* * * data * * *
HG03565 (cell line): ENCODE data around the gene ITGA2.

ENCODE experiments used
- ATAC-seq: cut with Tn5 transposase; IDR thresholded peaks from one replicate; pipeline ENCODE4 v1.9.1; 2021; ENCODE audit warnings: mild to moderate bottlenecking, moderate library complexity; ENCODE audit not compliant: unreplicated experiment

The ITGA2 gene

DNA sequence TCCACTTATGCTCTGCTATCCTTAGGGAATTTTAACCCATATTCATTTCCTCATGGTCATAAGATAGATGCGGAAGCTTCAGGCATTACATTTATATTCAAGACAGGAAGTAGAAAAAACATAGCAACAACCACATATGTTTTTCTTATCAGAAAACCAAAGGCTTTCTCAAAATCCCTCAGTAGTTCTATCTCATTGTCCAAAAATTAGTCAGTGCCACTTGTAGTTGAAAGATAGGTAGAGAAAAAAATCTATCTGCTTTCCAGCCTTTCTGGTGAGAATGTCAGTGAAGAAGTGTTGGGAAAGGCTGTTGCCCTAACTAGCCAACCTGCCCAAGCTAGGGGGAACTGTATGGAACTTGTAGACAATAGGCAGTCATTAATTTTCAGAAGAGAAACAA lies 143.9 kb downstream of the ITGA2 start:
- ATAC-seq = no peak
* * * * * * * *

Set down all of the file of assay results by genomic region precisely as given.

HG03565 (cell line): ENCODE data around the gene ITGA2.

ENCODE experiments used
- ATAC-seq: cut with Tn5 transposase; IDR thresholded peaks from one replicate; pipeline ENCODE4 v1.9.1; 2021; ENCODE audit warnings: mild to moderate bottlenecking, moderate library complexity; ENCODE audit not compliant: unreplicated experiment

The ITGA2 gene

DNA sequence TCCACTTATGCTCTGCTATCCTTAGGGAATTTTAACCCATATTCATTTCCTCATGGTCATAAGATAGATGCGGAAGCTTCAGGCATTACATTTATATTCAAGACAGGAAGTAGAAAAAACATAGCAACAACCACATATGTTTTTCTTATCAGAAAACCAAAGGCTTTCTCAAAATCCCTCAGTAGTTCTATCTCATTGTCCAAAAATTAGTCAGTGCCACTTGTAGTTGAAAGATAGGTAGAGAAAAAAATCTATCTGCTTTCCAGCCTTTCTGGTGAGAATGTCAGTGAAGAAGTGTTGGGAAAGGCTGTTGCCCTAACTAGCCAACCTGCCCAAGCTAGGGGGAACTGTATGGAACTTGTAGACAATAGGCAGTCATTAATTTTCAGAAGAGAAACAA lies 143.9 kb downstream of the ITGA2 start:
- ATAC-seq = no peak